Superior removal of hydantoin lesions relative to other oxidized bases by the human DNA glycosylase hNEIL1

Nirmala Krishnamurthy, Xiaobei Zhao, Cynthia J. Burrows, Sheila S. David

Research output: Contribution to journalArticle

93 Citations (Scopus)

Abstract

The DNA glycosylase hNEIL1 initiates the base excision repair (BER) of a diverse array of lesions, including ring-opened purines and saturated pyrimidines. Of these, the hydantoin lesions, guanidinohydantoin (Gh) and the two diastereomers of spiroiminodihydantoin (Sp1 and Sp2), have garnered much recent attention due to their unusual structures, high mutagenic potential, and detection in cells. In order to provide insight into the role of repair, the excision efficiency by hNEIL1 of these hydantoin lesions relative to other known substrates was determined. Most notably, quantitative examination of the substrate specificity with hNEIL1 revealed that the hydantoin lesions are excised much more efficiently (> 100-fold faster) than the reported standard substrates thymine glycol (Tg) and 5-hydroxycytosine (5-OHC). Importantly, the glycosylase and β,δ-lyase reactions are tightly coupled such that the rate of the lyase activity does not influence the observed substrate specificity. The activity of hNEIL1 is also influenced by the base pair partner of the lesion, with both Gh and Sp removal being more efficient when paired with T, G, or C than when paired with A. Notably, the most efficient removal is observed with the Gh or Sp paired in the unlikely physiological context with T; indeed, this may be a consequence of the unstable nature of base pairs with T. However, the facile removal via BER in promutagenic base pairs that are reasonably formed after replication (such as Gh·G) may be a factor that modulates the mutagenic profile of these lesions. In addition, hNEIL1 excises Sp1 faster than Sp2, indicating the enzyme can discriminate between the two diastereomers. This is the first time that a BER glycosylase has been shown to be able to preferentially excise one diastereomer of Sp. This may be a consequence of the architecture of the active site of hNEIL1 and the structural uniqueness of the Sp lesion. These results indicate that the hydantoin lesions are the best substrates identified thus far for hNEIL1 and suggest that repair of these lesions may be a critical function of the hNEIL1 enzyme in vivo.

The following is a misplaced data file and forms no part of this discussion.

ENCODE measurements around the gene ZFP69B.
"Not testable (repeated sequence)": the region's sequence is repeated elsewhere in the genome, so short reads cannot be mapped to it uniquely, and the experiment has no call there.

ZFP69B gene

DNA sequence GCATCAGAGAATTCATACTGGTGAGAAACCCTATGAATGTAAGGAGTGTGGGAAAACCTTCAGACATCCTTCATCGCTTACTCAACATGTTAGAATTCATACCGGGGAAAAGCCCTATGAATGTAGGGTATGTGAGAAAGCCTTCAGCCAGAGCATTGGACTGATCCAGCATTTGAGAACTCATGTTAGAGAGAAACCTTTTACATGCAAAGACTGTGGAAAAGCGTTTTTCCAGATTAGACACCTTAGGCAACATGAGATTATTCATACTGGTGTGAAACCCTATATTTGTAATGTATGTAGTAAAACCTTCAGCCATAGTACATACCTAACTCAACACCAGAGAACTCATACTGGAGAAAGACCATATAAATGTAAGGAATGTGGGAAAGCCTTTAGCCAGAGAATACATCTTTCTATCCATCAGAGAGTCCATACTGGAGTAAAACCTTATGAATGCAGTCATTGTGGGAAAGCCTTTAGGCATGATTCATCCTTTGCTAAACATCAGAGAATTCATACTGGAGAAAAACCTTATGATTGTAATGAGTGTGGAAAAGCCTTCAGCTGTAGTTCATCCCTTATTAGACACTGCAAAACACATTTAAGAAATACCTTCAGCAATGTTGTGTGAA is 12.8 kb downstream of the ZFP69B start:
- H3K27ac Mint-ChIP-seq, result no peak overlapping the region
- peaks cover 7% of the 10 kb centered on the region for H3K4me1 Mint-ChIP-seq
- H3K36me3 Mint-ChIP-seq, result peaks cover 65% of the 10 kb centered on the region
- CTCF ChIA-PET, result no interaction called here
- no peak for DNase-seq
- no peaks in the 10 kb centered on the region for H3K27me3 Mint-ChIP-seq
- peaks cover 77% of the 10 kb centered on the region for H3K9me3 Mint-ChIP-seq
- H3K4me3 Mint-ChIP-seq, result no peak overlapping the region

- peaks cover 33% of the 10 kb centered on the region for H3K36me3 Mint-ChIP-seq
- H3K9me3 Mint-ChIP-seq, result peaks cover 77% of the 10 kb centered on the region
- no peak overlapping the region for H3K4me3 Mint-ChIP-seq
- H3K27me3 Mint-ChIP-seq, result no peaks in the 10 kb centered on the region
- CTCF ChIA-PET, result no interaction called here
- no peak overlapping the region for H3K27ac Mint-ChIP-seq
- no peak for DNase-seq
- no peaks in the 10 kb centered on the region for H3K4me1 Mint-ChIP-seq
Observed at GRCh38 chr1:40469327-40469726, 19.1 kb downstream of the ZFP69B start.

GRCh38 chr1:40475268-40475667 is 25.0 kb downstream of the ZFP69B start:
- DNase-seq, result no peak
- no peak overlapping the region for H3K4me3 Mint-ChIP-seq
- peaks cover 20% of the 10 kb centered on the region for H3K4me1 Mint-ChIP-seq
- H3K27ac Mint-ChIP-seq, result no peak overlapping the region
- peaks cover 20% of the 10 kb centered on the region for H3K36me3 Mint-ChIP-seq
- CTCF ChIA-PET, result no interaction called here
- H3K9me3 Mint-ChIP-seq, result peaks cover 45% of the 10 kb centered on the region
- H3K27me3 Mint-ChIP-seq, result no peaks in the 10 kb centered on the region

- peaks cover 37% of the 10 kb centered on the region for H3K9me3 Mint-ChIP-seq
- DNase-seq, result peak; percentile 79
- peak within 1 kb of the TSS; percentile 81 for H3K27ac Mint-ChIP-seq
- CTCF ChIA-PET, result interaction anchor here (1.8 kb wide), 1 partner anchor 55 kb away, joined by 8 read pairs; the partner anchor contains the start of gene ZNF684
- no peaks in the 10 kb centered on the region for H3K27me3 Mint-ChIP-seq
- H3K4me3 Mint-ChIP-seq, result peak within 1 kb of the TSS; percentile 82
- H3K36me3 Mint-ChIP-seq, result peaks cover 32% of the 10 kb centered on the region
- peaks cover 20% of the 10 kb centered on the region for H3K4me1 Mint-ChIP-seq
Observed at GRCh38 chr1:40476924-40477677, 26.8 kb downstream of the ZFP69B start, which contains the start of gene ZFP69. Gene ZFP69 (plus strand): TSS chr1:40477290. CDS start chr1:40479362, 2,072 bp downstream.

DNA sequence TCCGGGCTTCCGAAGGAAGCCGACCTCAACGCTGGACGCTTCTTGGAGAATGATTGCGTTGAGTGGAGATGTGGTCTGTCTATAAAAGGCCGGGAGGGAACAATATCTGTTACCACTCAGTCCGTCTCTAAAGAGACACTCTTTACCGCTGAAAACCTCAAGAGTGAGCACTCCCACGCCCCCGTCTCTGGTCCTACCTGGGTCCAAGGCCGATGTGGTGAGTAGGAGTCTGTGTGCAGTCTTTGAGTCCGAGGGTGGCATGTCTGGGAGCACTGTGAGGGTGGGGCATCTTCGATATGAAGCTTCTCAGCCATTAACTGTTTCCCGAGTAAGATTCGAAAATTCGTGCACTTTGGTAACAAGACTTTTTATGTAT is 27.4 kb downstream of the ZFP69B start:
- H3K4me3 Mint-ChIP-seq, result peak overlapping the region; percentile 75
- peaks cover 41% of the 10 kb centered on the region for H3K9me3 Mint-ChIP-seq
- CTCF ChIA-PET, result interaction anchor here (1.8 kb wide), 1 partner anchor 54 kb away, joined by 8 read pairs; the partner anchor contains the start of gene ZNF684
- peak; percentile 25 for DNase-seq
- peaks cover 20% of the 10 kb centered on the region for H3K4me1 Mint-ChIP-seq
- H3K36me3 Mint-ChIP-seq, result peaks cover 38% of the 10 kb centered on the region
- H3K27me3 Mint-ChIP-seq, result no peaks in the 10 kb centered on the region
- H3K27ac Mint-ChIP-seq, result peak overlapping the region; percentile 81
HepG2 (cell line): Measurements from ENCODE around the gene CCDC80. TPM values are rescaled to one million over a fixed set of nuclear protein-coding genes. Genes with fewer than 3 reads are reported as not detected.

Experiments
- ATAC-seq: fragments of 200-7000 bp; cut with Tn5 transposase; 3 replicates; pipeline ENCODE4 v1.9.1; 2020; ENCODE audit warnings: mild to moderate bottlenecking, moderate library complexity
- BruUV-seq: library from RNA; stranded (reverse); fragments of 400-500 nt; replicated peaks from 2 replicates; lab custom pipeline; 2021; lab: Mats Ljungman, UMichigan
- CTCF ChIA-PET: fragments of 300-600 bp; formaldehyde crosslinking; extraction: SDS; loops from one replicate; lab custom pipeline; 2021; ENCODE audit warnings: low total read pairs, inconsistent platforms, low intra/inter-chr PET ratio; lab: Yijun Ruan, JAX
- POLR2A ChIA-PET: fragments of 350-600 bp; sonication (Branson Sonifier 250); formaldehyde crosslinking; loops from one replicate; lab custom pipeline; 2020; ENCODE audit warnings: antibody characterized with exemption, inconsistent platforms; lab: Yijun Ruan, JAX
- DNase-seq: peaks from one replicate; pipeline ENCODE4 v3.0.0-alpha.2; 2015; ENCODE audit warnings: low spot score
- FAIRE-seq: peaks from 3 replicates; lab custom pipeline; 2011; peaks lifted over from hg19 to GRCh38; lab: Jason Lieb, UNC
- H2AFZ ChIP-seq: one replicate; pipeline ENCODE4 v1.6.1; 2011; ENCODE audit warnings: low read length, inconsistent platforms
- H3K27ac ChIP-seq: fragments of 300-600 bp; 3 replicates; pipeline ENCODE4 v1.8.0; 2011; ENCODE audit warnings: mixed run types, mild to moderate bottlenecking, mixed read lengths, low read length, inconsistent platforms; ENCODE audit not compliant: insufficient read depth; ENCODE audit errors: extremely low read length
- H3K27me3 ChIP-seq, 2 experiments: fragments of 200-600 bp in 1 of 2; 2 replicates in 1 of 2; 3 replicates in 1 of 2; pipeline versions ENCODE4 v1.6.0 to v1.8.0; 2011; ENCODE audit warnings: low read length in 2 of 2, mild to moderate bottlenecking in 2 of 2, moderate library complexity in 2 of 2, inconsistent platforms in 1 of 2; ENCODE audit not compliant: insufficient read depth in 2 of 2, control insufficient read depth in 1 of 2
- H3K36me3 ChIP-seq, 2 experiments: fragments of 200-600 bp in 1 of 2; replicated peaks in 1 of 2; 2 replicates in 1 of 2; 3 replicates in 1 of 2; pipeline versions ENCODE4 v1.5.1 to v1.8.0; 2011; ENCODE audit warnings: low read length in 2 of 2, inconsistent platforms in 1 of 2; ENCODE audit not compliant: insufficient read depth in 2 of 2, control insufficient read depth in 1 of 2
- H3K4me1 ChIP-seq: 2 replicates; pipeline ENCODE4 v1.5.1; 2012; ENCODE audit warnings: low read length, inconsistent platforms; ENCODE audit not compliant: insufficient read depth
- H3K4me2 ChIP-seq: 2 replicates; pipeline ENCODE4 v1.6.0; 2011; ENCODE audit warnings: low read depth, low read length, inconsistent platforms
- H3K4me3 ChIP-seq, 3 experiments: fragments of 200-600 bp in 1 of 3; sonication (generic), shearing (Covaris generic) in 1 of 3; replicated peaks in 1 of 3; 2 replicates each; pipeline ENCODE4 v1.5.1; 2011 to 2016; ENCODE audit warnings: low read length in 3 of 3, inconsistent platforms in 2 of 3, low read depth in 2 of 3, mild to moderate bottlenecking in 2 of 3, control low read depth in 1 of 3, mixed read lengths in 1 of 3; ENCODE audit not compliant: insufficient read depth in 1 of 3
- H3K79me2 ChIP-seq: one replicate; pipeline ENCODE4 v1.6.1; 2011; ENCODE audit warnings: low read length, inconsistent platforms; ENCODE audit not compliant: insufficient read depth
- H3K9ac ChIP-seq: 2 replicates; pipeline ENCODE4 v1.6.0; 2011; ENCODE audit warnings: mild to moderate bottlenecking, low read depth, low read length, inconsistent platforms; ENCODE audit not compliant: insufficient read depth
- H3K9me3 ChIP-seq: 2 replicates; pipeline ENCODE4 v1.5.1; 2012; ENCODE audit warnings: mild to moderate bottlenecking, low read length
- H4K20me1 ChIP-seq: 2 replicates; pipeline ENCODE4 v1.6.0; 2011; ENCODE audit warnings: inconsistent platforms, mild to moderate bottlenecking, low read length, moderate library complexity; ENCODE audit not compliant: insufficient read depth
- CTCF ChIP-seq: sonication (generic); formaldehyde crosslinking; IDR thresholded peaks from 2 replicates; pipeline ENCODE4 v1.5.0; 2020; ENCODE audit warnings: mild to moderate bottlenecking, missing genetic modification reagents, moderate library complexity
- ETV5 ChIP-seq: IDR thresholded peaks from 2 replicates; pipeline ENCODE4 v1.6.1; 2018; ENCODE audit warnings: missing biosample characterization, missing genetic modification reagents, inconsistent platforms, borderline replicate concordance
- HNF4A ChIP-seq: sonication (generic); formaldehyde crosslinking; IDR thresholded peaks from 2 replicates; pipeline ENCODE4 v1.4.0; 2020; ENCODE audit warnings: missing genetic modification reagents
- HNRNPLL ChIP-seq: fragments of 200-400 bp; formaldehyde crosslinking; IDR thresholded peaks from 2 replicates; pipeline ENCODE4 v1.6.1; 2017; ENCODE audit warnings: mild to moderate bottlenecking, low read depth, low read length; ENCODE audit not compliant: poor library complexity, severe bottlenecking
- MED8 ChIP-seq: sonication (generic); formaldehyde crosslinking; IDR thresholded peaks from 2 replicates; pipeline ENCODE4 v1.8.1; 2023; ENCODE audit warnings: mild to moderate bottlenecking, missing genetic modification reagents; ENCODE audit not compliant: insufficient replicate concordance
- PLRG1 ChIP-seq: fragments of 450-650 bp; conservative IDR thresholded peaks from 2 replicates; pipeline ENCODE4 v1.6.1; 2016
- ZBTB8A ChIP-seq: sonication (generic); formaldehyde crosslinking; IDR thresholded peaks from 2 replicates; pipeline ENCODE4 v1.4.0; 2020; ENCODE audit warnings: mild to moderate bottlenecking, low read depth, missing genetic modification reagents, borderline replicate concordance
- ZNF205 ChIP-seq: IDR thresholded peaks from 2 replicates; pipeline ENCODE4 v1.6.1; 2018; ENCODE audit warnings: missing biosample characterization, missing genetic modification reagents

Original languageEnglish (US)
Pages (from-to)7137-7146
Number of pages10
JournalBiochemistry
Volume47
Issue number27
DOIs
StatePublished - Jul 8 2008

Fingerprint

Hydantoins
DNA Glycosylases
DNA Repair
Repair
Base Pairing
Lyases
Substrates
Substrate Specificity
Pyrimidines
Purines
Enzymes
Catalytic Domain
guanidinohydantoin

ASJC Scopus subject areas

  • Biochemistry

Cite this

Superior removal of hydantoin lesions relative to other oxidized bases by the human DNA glycosylase hNEIL1. / Krishnamurthy, Nirmala; Zhao, Xiaobei; Burrows, Cynthia J.; David, Sheila S.

In: Biochemistry, Vol. 47, No. 27, 08.07.2008, p. 7137-7146.

Research output: Contribution to journalArticle

Krishnamurthy, Nirmala ; Zhao, Xiaobei ; Burrows, Cynthia J. ; David, Sheila S. / Superior removal of hydantoin lesions relative to other oxidized bases by the human DNA glycosylase hNEIL1. In: Biochemistry. 2008 ; Vol. 47, No. 27. pp. 7137-7146.
@article{159bea42d7834e5385f1806160780ba3,
title = "Superior removal of hydantoin lesions relative to other oxidized bases by the human DNA glycosylase hNEIL1",